How employers can support workers to manage the “rollercoaster” of Long COVID

Long covid, post covid concept. Long-term effects of coronavirus. Chronic fatigue or weakness, feeling tired easily. Medical, treatment for long covid symstoms, tips for recovery.
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2.2 million people reported suffering Long COVID in the UK, with prevalence greatest in people of working age (ONS, 2023). A recent study found that 80% of workers with Long Covid in paid employment reported that long COVID influenced their work ability. Supporting people with long COVID needs to a be key priority in today’s workplace if organisations are to retain skilled workers, improve long-term productivity and prevent many thousands of valuable workers transitioning into joblessness. 

New research to understand how employers can support long COVID 

Research by the University of Sheffield and Affinity Health at Work sheds light on how employers can support workers with long COVID. The team combined in depth interviews with 12 workers with long COVID about their experience, and round table with discussions with 43 managers, Human Resources, and occupational health professionals. 

The recovery journey was described as a rollercoaster, characterised by multiple periods of long-term sickness absence as their health continued to fluctuate. Several factors were found to help people stay in work and manage their condition. These included the worker’s Individual resources, support from their work Group, their Line manager, their Organisational and factors Outside the organisation.

Six top tips on how best to support long COVID workers 

1. Take a shared approach to support workers with long COVID return to and stay in work. Everyone has a role to play – the Individuals with Long COVID, people in their work Group, their Line manger, professionals in their Organisation and those Outside work.  

2. Encourage employees with long COVID workers to prioritise recovery and be open about their work adjustment needs

People with a strong work identity can find it hard to accept their changed capacity, often wanting pushing through and ignore warning signals. Long COVID workers need to listen to their body and align their expectations. Being open about their needs can help employers to make timely and suitable work adjustments. 

3. Remind colleagues of long COVID workers to keep in touch

Long COVID workers often felt isolated when on sick leave and guilty about not making a full contribution to the workplace on their return. Colleagues can support long COVID workers by recognising their need for belongingness in the workplace, including them in the community and keeping in touch with them when they are on sick leave. Supporting with work tasks, for example, by discussing important decisions with them, is also helpful.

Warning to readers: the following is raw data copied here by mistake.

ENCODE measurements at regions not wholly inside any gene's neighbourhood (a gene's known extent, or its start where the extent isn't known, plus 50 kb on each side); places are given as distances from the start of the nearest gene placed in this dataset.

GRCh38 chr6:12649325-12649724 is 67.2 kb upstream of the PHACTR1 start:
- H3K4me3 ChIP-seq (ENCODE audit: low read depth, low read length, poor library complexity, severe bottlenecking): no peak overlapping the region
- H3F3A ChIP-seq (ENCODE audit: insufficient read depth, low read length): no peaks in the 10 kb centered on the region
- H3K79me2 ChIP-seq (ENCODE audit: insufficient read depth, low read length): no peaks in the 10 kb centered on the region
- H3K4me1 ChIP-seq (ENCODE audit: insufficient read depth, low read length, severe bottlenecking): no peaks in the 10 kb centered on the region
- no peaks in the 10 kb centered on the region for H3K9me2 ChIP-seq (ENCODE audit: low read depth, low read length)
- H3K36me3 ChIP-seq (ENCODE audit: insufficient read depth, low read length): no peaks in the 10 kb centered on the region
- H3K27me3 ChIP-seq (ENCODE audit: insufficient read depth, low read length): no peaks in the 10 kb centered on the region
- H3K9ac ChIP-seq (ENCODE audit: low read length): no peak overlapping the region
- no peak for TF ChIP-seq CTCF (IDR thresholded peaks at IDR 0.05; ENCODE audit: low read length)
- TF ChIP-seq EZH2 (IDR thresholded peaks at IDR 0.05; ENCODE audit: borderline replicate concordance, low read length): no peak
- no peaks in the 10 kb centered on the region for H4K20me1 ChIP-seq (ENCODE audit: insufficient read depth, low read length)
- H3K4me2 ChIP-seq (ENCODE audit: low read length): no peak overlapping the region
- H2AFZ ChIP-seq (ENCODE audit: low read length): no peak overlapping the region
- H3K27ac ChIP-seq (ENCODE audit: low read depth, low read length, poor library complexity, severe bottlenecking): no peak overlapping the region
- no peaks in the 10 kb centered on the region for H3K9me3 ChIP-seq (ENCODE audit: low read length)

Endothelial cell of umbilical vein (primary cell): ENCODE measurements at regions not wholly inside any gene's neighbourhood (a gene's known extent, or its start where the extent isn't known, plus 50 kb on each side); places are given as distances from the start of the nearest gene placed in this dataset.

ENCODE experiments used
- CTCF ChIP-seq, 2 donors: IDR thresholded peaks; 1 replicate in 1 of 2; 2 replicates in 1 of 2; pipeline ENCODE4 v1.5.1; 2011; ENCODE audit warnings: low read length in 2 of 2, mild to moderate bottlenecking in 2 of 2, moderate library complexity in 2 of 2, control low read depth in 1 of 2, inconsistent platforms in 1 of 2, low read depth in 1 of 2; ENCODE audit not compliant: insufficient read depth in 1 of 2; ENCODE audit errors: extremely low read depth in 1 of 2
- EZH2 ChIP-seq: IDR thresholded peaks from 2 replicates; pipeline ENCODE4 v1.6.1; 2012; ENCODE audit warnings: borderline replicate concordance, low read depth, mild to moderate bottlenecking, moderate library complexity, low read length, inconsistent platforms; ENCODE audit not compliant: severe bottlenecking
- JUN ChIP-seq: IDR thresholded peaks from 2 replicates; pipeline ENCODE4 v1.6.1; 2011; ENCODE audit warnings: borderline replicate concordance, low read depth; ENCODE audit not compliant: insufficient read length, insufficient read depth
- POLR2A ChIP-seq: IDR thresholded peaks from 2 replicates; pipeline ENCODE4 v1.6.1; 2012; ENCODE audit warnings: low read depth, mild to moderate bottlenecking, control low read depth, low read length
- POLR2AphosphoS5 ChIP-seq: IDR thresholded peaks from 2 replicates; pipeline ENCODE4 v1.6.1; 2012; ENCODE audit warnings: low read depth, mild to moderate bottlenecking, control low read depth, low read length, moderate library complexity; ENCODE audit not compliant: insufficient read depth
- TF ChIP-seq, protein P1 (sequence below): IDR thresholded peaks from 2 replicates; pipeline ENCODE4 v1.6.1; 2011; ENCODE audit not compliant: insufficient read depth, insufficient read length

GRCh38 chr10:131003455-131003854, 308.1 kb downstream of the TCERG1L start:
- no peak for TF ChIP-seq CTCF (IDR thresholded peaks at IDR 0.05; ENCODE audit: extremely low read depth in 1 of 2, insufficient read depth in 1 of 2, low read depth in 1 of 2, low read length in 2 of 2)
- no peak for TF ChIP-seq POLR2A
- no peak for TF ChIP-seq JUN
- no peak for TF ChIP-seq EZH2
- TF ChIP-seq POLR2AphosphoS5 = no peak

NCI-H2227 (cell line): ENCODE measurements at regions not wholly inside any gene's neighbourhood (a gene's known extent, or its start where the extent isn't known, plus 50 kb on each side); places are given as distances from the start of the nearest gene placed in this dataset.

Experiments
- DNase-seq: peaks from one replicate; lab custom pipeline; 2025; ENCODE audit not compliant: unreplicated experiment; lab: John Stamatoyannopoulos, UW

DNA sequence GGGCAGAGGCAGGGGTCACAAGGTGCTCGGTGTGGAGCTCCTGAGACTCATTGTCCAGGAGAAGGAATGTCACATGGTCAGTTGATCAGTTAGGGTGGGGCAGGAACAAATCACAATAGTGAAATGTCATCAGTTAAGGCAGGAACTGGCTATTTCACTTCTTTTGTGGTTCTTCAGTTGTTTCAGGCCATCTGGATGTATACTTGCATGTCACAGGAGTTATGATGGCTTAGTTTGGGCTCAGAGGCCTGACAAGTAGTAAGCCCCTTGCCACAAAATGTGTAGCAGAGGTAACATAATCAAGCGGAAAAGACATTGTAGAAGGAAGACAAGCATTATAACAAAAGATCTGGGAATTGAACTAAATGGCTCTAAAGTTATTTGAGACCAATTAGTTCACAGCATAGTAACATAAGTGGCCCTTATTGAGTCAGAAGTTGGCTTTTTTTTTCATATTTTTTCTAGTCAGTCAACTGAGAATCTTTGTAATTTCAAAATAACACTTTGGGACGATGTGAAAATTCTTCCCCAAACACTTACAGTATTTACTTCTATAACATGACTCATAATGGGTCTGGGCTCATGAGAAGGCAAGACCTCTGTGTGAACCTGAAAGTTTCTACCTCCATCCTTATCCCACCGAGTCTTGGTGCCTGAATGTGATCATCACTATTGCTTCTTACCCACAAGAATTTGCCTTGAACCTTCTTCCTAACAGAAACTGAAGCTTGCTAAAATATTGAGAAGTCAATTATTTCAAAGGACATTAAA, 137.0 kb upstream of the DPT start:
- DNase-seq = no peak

4. Ensure line managers of long COVID workers work with the employee to identify work adjustments

Line managers play a crucial role in making work adjustments for long COVID workers. As long COVID symptoms vary and fluctuate over time, adjustments are likely to require ongoing monitoring and flexibility. Identifying and agreeing adjustments together is key as what works for one person might not work for another. 

5. Review organisational policies and practices to ensure they accommodate the fluctuating nature of Long COVID

We are learning about Long COVID and its impact all the time – but what we do know is that the journey to recovery is a rollercoaster. Long COVID absence should be viewed separately from other sickness absence to avoid workers falling into performance management traps. Raising awareness of the Long Covid, its fluctuating nature and upskilling managers on how to put work adjustments is vital. 

6. Contribute to discussion on Long COVID

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There has been a debate about whether or not long COVID is real. This is unhelpful for those whose lives have been immeasurably changed. Sharing what you are doing as an organisation to support your workers with long COVID can help to reduce stigma and encourage others to take action. 

To read more about the latest research see

To read the CIPD guidance on Working with Long Covid see,they%20need%20to%20work%20effectively 

About the authors:

Professor Karina Nielsen is Professor of Work Psychology at the University of Sheffield and adjunct professor at Griffiths University, Australia. She specialises in creating healthy workplaces where workers can thrive. Professor Nielsen has published more than 150 papers in high impact peer-reviewed papers and won multiple awards for her research. She has a particular passion for developing, implementing, and evaluating evidence-based methods to promote worker health and wellbeing.  

Professor Jo Yarker is a Professor of Occupational Psychology at Birkbeck, University of London and Managing Partner of Affinity, a research and consultancy organisation specialising in health at work. Jo’s award-winning work is focused on understanding what we can do to foster fulfilling, healthy and productive work, particularly under times of challenge. Jo has developed a range of evidence-based solutions to equip employees, employers and policy makers with the insights, knowledge and skills to improve working lives.


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